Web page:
For all persons eligible for the Access to Care section (ACCESSELIG) with a usual source of care (USUALPL), USCPROTHCARE indicates whether the individual's usual source of care medical provider usually asks about prescription medications and treatments other doctors may give them. For those whose usual source of care provider is a facility (USCPRFAC), USCPROTHCARE asks about "a medical person at" their usual source of care. USCPROTHCARE is collected as part of the Access to Care section, which gathers information on usual source of care for all family members, characteristics of usual source of care health providers, and barriers family members have faced in obtaining needed health care. Please see ACCESSELIG for more information on the Access to Care section.
IPUMS MEPS reports the universe for each variable based on a thorough review of the original MEPS documentation. Investigating the data may reveal cases that do not meet the stated universe. Users are encouraged to validate universes for their analyses.
The Access to Care section collects information about the respondent's satisfaction with their usual source of care provider. In addition to USCPROTHCARE, the following information is collected:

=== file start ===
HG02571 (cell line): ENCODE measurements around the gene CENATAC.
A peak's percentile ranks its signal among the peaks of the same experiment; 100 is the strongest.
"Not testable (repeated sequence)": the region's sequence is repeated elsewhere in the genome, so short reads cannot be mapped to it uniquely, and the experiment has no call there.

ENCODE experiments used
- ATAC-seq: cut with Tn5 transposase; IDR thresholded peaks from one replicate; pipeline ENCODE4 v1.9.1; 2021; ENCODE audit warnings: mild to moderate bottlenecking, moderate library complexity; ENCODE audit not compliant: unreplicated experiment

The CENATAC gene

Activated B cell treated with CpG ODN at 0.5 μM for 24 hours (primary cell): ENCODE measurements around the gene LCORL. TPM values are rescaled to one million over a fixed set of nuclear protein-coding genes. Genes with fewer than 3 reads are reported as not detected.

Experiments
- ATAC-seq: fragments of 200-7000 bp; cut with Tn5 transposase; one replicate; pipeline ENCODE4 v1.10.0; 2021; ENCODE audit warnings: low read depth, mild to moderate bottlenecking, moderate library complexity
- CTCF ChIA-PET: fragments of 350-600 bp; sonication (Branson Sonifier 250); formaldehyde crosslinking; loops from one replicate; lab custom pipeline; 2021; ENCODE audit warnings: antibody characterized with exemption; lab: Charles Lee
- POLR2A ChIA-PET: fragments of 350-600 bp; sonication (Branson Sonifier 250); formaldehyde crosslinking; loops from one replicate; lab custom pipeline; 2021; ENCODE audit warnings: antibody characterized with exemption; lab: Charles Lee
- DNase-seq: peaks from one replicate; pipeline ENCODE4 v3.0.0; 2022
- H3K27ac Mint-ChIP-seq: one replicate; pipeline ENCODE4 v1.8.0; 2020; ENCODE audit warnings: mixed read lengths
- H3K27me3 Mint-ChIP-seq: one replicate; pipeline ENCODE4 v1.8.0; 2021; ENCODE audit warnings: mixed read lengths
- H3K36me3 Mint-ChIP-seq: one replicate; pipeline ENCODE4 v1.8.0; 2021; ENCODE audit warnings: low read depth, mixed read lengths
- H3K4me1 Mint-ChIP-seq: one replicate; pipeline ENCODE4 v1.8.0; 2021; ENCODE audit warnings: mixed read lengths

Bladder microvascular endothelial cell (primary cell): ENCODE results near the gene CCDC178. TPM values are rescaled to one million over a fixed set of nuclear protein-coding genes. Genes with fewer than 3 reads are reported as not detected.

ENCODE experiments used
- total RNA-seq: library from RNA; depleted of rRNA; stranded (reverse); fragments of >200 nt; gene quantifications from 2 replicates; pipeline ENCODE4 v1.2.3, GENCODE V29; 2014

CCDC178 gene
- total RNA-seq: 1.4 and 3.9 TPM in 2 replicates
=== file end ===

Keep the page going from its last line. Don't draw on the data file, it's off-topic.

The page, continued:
- USCPRLSTN: Usual medical provider listens and provides needed health information
- USCPRRSPCT: Usual medical provider shows respect for treatments person is happy with
- USCPRCHOICE: Usual medical provider asks person to help decide between choice of treatments
- USCPRCTRL: Usual medical provider gives person some control over their treatment
- USCPREXPLN: Usual medical provider presents and explains all options
- USCPRCNFDT: Confident in usual medical provider's ability to help with medical problems
- USCPRSATSTAF: Satisfaction with staff at usual medical provider
- USCPRSATQLT: Satisfaction with quality of care from usual medical provider
Codes and Frequencies
Users should note that the Access to Care variables are not designed to yield full-year estimates in 1997, as the section is only administered in Round 2 instead of Rounds 2 and 4. The 1997 AHRQ documentation advises that "[t]he 1997 Access to Care variables cannot be used to make full-year estimates, but can be useful in such analyses as trend analyses, or for enhancing subgroup analyses. These variables may be of particular interest because of the 1997 oversample of populations (such as poverty, children with activity limitations, adults with functional limitations, high medical expenditure cases, and the elderly) where access issues are particularly relevant" (C-16). Because USCPROTHCARE is only collected in Round 2 in 1997 instead of Rounds 2 and 4, USCPROTHCARE cannot be used to make a full-year estimate in 1997. Otherwise, this variable is comparable over time.
- 1996-2019 : PERWEIGHT